The Earth and nature have survived for so long because for most part, they have been in moderate conditions. If extremes have turned up, they have done so slowly (There is a reason every life coach and motivational speaker tries to tell us to live in moderation!).
But humans love the extremes. Our love for extreme sports to extreme partying is quite evident in modern society. This even rolls onto the way we use our natural resources.
When it comes to land-use, our activities modify landscapes and either make them extremely heterogeneous or extremely homogeneous. Both, are not a great situation to create.
This is how we commonly use a natural landscape. Let me illustrate this habit using the following examples.
When the British first entered America, they were overwhelmed by the agricultural potential of the land. They immediately cleared the Great Prairies of the variety of grasses it hosted (heterogeneous) and converted the entire plain into agricultural land.
This is not the first time, or the last time that we took a natural landscape and converted it into agricultural land. While some amount of heterogeneity can be seen in agricultural fields if different crops are grown in patches, this is not usually the case. Farmers prefer to fill their entire land with the same crop; you can easily find acres and acres of corn fields in America, and similarly acres and acres of wheat/rice fields in India. Monocropping is a danger that has existed throughout human civilization, and it is a key characteristic of who we are.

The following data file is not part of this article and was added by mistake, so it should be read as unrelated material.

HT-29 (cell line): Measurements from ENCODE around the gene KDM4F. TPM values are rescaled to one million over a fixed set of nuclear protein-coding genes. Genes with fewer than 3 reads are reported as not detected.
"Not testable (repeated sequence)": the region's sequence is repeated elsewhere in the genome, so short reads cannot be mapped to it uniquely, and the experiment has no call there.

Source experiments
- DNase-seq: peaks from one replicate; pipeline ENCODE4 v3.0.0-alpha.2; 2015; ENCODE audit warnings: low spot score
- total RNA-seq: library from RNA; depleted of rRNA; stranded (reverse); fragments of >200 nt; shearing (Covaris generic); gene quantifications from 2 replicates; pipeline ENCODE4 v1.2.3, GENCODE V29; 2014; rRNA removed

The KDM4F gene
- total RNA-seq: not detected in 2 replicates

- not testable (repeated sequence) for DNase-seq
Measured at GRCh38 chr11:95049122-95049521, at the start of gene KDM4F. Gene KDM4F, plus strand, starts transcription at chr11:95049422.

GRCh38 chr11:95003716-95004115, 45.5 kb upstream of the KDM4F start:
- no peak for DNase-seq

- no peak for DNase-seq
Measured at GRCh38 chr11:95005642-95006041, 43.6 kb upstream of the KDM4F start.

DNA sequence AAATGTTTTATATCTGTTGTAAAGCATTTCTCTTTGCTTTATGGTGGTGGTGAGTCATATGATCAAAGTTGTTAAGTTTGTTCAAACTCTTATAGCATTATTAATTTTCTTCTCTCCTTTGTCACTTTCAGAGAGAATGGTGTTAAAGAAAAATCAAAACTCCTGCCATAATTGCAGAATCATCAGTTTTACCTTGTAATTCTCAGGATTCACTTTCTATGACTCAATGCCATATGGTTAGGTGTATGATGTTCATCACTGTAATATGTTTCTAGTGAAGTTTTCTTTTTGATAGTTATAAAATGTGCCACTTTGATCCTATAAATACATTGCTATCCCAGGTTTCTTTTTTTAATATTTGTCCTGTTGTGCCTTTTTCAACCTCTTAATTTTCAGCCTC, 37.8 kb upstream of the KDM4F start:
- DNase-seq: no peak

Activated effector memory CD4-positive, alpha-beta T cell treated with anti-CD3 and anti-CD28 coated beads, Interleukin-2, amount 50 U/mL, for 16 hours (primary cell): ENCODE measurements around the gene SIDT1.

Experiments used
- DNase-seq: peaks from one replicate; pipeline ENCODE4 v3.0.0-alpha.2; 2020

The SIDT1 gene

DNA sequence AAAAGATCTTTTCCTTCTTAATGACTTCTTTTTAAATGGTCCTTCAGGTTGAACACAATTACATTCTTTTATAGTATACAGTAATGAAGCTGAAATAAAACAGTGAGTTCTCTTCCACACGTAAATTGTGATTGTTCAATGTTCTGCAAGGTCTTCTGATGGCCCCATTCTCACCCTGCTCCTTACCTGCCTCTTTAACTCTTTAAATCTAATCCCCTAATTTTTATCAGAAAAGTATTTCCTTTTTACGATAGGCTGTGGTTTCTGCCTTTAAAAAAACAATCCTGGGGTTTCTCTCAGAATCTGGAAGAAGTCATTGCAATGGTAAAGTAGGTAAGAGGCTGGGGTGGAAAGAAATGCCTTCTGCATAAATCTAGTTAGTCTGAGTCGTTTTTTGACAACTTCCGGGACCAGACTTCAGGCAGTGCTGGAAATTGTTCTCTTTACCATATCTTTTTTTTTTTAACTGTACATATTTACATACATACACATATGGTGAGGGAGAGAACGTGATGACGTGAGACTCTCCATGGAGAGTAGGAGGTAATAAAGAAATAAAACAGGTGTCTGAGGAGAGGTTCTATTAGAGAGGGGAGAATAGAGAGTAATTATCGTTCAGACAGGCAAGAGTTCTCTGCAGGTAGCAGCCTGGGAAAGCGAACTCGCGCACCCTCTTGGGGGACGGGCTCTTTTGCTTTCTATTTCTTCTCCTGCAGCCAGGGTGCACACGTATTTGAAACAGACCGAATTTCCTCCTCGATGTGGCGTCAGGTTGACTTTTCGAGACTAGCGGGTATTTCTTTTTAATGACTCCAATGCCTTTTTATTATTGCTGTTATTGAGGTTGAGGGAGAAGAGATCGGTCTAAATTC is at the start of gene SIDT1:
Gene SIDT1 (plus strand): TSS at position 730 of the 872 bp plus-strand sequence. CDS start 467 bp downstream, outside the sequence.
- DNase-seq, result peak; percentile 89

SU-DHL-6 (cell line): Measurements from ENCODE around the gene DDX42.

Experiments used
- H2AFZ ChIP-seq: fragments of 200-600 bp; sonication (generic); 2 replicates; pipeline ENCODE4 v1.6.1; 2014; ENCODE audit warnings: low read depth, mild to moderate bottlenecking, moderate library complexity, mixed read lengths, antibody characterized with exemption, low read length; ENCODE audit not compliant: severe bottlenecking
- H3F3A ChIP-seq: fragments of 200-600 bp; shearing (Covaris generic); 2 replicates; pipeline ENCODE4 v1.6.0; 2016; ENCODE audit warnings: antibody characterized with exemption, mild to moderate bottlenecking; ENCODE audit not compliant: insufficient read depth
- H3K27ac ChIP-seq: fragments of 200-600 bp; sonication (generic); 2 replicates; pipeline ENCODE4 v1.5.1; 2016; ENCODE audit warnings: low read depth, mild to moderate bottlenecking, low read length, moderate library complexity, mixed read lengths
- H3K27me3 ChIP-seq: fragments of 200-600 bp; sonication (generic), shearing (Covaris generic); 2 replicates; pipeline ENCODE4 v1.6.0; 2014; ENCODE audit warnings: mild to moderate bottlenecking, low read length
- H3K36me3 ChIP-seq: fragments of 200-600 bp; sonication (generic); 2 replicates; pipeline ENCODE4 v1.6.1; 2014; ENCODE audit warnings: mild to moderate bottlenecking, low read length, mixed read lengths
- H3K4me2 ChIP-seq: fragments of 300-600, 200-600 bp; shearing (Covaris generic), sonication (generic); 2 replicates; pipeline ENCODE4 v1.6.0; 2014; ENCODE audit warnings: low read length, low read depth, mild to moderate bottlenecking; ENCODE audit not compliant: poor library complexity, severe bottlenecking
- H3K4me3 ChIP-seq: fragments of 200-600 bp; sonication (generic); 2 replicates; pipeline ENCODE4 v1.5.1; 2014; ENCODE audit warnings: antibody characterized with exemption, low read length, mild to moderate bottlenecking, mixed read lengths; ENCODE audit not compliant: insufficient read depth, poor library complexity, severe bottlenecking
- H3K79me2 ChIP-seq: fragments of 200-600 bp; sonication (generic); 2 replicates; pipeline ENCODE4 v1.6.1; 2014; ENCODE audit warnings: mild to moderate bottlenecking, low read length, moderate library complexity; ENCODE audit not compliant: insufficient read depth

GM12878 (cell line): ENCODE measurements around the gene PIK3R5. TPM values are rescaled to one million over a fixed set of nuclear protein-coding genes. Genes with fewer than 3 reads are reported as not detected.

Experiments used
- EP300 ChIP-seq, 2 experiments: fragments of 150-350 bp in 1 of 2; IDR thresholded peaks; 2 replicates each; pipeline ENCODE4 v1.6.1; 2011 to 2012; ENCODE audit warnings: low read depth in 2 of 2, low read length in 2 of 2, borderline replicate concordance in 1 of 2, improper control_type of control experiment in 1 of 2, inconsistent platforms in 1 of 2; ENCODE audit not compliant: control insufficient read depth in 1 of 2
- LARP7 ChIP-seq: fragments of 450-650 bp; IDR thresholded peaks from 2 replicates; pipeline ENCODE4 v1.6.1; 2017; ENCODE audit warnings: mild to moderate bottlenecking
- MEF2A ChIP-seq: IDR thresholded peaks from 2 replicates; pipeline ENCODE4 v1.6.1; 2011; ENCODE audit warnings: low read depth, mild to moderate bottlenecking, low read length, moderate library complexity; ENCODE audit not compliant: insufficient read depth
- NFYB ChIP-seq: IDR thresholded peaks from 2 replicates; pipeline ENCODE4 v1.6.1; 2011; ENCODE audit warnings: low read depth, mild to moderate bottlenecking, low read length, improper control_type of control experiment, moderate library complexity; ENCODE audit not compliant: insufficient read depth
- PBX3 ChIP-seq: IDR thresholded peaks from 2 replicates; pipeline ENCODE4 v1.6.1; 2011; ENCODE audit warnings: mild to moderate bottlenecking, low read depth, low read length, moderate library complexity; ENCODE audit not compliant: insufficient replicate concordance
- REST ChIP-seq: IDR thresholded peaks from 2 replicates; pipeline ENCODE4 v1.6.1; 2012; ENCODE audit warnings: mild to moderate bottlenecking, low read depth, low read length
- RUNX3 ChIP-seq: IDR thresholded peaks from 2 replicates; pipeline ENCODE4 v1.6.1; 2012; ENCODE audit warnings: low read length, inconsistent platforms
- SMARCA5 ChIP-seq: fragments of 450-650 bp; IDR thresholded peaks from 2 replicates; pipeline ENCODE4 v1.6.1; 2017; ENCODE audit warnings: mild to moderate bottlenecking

- Urban areas
We also tend to take a landscape and completely convert it into a forest of buildings. While visually there can be heterogeneity (tall buildings, short buildings, etc), their functional heterogeneity is very poor. Urban areas are primarily areas for humans to live and pursue activities absolutely unique to them. The landscape will be considered extremely homogeneous. There have been efforts to introduce heterogeneity in recent times, by pursuing urban forestry, urban agriculture in home gardens, green and blue spaces, etc. These efforts are extremely important and take cities in the right direction.
Other examples, like plantations, recreational constructions etc do exist, you get the drift. They all result in the same thing; uniformity.
This is otherwise called habitat fragmentation. We take a landscape and begin to use it for a variety of purposes at the same time. This creates extreme heterogeneity; something that plants and animals find hard to adapt to.
For example, a forested landscape with grasses around in patches can be cleared on one side for agriculture. We could then use another patch of it for plantations of a particular tree (supplying to an industry). You would need roads for transportation, so roads will be built on this landscape possibly cutting through the forest. A section of the landscape would be used for creating houses for the people working in that area.
So, within a relatively small patch of land, so much change has come up in such a short time. This causes the natural habitat (forest) to become highly varied and fragmented. It is the largest reason for loss of biodiversity.
Both extremes are extremely harmful for the landscape and the ecosystems it contains. While extreme heterogeneity fragments the landscape by decreasing patch sizes and connectivity, extreme homogeneity renders all diversity moot.
Although both heterogeneity and homogeneity is a factor of the scale that we view it on (agricultural land may be homogeneous at a small scale but could be part of a big heterogeneous landscape at large scale), it is important to manage these spatial patterns in an area by identifying the scale at which we affect the landscape and maintaining moderate variability at that scale, the scale below and the scale above it.
*While the undisturbed forest in this image is colored evenly, it is rarely the case. Tremendous diversity exists in a forest, with plants at different heights, ages, and species. All are factors of heterogeneity.